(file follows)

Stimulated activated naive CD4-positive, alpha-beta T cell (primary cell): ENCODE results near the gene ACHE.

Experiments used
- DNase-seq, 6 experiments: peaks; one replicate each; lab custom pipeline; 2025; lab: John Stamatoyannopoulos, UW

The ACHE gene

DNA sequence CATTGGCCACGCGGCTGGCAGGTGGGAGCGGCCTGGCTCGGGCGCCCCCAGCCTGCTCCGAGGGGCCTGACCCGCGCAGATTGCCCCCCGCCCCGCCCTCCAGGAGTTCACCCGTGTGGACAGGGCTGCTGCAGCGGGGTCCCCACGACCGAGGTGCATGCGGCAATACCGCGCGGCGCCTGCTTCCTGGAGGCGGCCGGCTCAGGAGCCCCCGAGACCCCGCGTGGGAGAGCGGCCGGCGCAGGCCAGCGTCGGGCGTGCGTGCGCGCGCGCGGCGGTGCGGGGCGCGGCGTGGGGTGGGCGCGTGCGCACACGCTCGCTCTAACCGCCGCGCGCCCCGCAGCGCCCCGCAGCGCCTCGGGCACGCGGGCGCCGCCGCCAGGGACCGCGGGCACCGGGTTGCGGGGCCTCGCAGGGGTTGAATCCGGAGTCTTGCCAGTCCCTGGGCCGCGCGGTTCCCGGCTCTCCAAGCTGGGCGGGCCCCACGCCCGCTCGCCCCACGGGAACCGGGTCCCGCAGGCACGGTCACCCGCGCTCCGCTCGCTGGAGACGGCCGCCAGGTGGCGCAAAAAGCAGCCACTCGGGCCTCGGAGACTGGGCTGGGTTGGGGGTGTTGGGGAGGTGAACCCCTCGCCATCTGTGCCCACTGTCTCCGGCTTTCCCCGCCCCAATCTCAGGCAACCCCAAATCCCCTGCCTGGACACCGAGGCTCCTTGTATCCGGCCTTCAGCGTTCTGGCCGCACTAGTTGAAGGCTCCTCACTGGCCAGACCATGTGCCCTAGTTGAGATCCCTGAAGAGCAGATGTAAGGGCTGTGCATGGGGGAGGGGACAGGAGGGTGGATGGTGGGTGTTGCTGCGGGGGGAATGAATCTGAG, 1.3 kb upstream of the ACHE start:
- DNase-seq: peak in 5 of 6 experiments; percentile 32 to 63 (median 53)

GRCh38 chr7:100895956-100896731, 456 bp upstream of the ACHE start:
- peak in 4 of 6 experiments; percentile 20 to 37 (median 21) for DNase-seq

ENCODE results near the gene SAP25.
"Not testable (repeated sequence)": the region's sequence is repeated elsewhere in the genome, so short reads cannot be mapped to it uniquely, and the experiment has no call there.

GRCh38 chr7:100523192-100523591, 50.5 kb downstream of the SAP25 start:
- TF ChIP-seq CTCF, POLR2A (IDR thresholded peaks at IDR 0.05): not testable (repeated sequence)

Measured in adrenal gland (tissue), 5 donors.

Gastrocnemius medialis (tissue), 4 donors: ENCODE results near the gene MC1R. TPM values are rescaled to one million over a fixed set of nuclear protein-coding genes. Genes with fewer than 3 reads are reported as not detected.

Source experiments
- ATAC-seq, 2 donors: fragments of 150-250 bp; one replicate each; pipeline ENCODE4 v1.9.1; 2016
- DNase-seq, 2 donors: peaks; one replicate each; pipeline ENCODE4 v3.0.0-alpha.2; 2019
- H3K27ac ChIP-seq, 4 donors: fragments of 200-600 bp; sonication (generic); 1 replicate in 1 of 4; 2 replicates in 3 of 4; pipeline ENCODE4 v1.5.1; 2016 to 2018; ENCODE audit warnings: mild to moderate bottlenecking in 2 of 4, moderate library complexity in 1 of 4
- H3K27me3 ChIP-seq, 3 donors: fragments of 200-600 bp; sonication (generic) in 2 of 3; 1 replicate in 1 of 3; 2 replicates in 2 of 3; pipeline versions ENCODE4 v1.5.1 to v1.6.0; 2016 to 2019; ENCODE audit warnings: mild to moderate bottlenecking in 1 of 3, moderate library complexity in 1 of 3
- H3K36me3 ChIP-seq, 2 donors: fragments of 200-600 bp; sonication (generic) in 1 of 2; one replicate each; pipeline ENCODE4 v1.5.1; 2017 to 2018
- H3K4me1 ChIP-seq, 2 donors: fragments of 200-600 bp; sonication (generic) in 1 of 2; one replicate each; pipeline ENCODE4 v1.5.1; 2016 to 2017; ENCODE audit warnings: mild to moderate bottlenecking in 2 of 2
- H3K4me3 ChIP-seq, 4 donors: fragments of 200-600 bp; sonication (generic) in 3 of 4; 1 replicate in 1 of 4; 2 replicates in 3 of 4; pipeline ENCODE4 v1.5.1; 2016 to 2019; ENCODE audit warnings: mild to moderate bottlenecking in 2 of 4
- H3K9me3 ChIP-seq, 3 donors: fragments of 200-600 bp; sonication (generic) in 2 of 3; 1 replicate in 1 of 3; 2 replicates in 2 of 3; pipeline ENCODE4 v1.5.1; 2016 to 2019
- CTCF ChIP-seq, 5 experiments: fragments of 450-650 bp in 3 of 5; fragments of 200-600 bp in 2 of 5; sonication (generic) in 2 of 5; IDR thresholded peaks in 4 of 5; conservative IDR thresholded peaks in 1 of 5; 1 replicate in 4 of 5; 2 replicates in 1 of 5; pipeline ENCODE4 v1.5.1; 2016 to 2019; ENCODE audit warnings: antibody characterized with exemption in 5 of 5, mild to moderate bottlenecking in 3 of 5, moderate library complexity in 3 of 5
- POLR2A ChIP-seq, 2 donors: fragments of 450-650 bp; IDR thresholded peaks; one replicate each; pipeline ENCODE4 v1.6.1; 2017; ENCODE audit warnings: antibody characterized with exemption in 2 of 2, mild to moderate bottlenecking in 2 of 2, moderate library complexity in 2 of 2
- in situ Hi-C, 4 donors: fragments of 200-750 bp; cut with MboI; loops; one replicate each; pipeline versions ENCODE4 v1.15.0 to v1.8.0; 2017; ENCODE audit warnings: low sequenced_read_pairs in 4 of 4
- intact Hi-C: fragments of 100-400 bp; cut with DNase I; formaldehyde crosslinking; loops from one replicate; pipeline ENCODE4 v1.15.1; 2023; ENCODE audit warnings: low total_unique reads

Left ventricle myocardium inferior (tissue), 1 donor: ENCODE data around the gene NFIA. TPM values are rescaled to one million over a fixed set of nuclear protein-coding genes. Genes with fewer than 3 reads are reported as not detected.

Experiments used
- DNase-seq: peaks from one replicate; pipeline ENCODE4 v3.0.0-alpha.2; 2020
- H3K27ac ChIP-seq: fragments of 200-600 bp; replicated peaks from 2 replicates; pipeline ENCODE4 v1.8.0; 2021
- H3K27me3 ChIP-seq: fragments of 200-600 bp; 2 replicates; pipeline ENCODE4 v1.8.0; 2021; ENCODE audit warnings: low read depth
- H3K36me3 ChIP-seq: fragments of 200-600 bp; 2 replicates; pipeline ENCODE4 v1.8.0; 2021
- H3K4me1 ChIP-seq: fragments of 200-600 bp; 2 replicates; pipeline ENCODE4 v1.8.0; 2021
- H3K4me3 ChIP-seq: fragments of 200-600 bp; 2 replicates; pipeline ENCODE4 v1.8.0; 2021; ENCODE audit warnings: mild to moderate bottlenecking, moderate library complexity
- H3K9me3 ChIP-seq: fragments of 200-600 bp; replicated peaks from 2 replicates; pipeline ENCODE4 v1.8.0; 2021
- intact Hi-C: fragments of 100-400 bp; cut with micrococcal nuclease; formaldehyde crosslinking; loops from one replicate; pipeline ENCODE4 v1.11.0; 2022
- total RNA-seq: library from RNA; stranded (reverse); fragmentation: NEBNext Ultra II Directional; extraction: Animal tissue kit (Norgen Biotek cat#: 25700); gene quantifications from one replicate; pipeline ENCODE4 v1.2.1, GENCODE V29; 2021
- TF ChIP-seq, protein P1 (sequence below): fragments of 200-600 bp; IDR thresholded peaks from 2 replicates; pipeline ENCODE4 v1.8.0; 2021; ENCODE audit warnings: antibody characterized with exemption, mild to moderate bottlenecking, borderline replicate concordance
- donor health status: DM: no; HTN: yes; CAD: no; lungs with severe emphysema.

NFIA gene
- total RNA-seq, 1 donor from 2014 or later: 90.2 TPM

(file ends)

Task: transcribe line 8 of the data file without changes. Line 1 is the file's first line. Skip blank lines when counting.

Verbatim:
- peak in 4 of 6 experiments; percentile 20 to 37 (median 21) for DNase-seq